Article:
Friday, 5 December 2008

T = Trains

I grew up on a farm on the edge of the Pacific Ocean. To the east my nearest neighbours were in Chile. To the south west, the nearest town was 8 miles (I still work in miles when it comes to distances from the farm) away, and then beyond that were hills, and then snowy mountains. To the north and south, the nearest cities were about 3 hours drive away. The nearest airport was about 30 miles away. And besides, in those days air travel seemed as remote from my life as travel to the moon.

But every day, several times a day, we felt connected to the rest of the world when the trains went by. The tracks were about half a mile from our house, and we had a view up to the railway line. As we got older, we would cycle or walk or run up to the tracks, and wave to the driver. When we were learning to drive we used the rise to the train tracks for practicing hill starts, and later one of our neighbours blabbed to our mother that I had crossed a little too close to an oncoming train. There were regular freight trains and the daily passenger train. The passenger train which used to pass by when I was a teenager is now the Eastern Orient Express, running from Bangkok to Singapore. That’s a trip I would love to do one day.

To this day though, I have never been on a New Zealand passenger train. My first train trips were in Thailand as a student. Overnight third class train, hard wooden benches, lots of people, and the occasional chicken shared the carriage with us. At stations we would purchase food from vendors on the platforms, exchanging change for satay or sticky rice through the windows. We splashed out on second class travel when we went to Chiang Mai, and enjoyed the luxury of a sleeper. Waking up and looking out onto the northern Thailand countryside, steaming and misty as the day began, was magical to me, and was the beginning of my love for train travel.

Since then I have been to Chiang Mai several times since on the train, most notably with my parents. It was their first train trip too, I think. After I had retired for the night, I heard murmuring voices from my parents’ bunks across the aisle, and looked through the curtains. This is what I saw. They were sitting on the lower bunk, looking into the night behind the curtain (better to see without reflections of course), fascinated by being able to see the lives of the Thais who lived near the train tracks, cooking and eating outside. It is one of my favourite shots of my parents, perhaps because it reminds me of the wonder of travel, and gives me joy they were able to experience it.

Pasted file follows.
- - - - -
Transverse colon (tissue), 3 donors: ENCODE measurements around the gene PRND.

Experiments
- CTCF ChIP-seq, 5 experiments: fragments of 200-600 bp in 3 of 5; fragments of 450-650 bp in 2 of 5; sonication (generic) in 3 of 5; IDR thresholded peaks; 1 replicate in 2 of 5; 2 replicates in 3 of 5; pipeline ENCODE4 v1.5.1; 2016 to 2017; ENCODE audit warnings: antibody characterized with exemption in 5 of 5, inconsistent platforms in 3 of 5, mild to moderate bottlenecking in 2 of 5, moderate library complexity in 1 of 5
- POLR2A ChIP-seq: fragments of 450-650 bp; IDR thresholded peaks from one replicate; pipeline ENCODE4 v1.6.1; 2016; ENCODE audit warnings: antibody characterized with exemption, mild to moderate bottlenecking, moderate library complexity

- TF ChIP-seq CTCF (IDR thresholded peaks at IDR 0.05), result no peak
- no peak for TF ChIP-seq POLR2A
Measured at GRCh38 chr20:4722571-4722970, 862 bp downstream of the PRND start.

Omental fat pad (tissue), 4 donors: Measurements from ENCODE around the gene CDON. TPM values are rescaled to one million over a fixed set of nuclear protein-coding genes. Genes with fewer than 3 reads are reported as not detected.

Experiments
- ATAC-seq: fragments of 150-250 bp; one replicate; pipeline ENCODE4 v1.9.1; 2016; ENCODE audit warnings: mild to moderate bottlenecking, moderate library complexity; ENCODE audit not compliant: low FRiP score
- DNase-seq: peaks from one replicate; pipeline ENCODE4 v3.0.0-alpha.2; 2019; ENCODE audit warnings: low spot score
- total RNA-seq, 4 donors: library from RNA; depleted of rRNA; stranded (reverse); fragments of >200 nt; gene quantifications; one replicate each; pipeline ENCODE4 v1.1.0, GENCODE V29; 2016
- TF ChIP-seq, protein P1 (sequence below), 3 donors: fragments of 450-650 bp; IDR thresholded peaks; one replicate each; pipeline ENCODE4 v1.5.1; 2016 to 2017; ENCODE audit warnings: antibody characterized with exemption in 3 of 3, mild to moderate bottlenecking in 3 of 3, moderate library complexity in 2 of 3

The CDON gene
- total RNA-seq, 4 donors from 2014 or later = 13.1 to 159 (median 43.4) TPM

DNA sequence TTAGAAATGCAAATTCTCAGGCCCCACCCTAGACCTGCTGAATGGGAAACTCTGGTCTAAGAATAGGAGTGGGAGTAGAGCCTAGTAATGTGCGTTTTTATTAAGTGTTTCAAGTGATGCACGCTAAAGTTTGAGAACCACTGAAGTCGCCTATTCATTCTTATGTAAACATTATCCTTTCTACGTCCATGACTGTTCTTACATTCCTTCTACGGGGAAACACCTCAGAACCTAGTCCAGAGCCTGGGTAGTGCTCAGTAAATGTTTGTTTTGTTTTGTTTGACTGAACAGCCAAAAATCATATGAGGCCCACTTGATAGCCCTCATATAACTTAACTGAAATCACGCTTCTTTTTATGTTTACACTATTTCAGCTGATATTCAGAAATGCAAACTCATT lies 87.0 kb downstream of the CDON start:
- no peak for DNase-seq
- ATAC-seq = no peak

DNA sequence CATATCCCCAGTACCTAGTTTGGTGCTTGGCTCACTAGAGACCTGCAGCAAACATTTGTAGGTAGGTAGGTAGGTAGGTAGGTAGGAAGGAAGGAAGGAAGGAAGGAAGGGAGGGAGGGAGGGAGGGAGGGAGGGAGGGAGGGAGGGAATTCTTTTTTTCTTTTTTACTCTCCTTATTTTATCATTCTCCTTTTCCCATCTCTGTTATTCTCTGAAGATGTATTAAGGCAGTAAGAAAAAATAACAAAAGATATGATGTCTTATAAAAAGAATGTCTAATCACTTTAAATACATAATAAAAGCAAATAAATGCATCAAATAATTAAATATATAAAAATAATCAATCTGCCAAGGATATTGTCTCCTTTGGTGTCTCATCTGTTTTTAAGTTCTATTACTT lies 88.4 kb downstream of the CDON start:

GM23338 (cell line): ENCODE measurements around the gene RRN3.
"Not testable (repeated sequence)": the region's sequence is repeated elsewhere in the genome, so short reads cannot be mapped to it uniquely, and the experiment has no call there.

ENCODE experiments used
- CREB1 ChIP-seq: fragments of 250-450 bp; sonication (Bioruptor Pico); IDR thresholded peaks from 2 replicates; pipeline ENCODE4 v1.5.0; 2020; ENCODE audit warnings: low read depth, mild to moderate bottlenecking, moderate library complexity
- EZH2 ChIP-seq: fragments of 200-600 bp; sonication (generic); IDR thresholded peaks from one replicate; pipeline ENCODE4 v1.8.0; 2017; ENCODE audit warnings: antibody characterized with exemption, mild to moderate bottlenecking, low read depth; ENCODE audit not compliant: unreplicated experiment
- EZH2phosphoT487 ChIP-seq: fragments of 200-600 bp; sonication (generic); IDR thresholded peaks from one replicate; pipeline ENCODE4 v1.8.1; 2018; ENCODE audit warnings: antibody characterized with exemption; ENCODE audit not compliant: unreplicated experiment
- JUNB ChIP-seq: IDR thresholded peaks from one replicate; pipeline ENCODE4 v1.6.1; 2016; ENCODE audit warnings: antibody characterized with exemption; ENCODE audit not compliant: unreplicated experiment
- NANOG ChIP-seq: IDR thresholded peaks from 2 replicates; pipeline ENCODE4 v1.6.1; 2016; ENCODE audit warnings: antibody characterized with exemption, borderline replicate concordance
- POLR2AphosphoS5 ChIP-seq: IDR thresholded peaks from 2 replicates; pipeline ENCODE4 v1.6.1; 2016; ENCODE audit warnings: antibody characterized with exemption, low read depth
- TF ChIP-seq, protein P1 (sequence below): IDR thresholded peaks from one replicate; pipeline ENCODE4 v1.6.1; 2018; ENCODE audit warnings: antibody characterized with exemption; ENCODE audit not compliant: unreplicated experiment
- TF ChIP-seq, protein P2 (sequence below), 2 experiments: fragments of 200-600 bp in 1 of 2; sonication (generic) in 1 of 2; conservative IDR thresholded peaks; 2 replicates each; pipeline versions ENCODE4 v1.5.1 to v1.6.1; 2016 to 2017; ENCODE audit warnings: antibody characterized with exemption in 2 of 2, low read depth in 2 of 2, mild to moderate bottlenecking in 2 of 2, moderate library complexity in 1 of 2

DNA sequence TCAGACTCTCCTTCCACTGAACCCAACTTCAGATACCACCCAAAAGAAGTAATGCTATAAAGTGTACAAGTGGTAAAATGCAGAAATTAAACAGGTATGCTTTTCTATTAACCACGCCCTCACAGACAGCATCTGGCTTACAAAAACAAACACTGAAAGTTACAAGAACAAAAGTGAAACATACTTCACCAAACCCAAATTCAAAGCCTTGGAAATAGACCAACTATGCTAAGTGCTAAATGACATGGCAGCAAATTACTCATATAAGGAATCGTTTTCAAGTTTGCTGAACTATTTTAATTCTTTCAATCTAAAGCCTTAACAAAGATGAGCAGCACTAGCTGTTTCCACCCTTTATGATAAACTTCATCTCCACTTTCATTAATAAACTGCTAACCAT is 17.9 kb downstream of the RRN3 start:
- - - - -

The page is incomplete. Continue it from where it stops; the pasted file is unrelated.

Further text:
Most recently I’ve experienced my fastest ever train trips. The first was on the TGV from Geneva to Paris, where a family sat near me and the petit garcon Jacques, about 5 years old, woke me by crying to his mother “maman, maman! Madam. elle dort!” They were going to Paris just for the day it seemed - speed has its advantages - and all were excited about the trip. The boy was most excited about seeing La Tour Eiffel, but papa was reading Rolling Stone magazine and looking forward to “mange sushi.” As we entered the outskirts of Paris, Jacques caught sight of a large power pylon, and leapt up shouting excitedly “La Tour Eiffel! La Tour Eiffel!” until a second then a third pylon came into view and he sat down disappointed and not a little embarrassed.

A few days later I travelled on the Eurostar from Paris to London, through the Chunnel. I would never fly between these two cities now. In the time it would take to get to the airport and wait to board a flight, you travel from the centre of one city to the centre of the other. Brilliant.

My most luxurious train trip was Quebec City overnight to Moncton, New Brunswick. We had booked a sleeper, and were welcomed onto the train by an attendant, shown to our cabin with the beds already made up with crisp white linen and big thick duvets. Bliss. But again, waking is the real pleasure, eating breakfast in the dining car, and seeing the countryside whizz by.